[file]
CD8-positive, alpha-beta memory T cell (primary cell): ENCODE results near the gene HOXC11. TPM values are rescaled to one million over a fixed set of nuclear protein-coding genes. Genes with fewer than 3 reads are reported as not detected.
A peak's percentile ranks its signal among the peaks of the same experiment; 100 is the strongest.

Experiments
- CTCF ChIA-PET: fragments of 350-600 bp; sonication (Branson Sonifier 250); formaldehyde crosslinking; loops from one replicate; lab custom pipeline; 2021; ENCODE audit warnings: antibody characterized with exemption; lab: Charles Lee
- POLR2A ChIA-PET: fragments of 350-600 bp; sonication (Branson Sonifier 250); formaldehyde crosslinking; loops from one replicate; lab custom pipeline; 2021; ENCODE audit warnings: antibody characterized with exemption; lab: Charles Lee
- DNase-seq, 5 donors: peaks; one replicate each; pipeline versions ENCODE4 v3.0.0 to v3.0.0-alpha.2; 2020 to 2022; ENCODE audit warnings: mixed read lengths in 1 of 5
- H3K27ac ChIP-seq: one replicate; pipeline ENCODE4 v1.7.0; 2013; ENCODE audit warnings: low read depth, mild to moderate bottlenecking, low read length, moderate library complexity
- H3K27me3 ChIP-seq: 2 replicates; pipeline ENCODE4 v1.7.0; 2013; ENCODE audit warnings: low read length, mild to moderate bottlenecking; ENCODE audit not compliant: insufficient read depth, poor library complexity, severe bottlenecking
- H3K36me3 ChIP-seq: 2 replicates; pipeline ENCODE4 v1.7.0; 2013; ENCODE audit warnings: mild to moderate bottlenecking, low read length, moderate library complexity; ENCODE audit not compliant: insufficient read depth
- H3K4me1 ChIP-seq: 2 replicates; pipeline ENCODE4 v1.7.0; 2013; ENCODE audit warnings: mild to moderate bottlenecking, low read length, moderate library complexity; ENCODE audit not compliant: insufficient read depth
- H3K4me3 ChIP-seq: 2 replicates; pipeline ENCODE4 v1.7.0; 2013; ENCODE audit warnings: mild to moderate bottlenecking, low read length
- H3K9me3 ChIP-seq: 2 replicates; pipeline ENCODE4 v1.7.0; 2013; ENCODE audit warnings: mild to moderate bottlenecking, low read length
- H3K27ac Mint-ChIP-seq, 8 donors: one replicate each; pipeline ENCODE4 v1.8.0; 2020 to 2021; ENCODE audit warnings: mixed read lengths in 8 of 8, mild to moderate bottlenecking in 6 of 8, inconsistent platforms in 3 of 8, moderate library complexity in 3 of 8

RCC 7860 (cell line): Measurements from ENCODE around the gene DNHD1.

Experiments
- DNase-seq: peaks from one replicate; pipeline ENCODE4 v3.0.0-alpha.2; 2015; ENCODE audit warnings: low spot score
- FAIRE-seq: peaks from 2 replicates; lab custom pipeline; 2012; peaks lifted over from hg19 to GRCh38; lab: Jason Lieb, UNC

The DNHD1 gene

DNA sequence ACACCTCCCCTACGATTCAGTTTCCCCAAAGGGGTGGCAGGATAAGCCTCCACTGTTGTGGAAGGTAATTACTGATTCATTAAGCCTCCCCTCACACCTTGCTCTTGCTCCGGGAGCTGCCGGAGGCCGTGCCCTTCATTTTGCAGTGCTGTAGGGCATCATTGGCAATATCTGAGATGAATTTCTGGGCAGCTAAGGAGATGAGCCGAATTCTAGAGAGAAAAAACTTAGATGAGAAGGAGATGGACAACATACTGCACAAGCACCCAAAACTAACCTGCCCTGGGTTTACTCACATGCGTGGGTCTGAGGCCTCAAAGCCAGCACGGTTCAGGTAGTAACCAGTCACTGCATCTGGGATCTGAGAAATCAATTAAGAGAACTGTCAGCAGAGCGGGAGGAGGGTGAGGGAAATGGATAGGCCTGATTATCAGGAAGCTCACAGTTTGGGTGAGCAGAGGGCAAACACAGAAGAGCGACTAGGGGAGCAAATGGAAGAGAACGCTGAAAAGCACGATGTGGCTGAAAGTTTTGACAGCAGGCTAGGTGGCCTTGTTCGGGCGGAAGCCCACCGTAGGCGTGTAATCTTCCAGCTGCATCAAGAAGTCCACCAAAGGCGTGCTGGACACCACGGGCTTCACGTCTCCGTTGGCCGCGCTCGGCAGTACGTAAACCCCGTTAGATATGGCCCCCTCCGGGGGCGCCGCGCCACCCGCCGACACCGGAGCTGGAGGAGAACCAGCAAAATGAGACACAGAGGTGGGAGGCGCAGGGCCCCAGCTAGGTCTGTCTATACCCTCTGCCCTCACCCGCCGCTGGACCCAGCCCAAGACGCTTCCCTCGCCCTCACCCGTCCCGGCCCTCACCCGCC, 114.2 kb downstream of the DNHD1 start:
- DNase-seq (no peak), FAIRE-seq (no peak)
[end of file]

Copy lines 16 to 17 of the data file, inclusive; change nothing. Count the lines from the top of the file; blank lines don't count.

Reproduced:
- DNase-seq: peaks from one replicate; pipeline ENCODE4 v3.0.0-alpha.2; 2015; ENCODE audit warnings: low spot score
- FAIRE-seq: peaks from 2 replicates; lab custom pipeline; 2012; peaks lifted over from hg19 to GRCh38; lab: Jason Lieb, UNC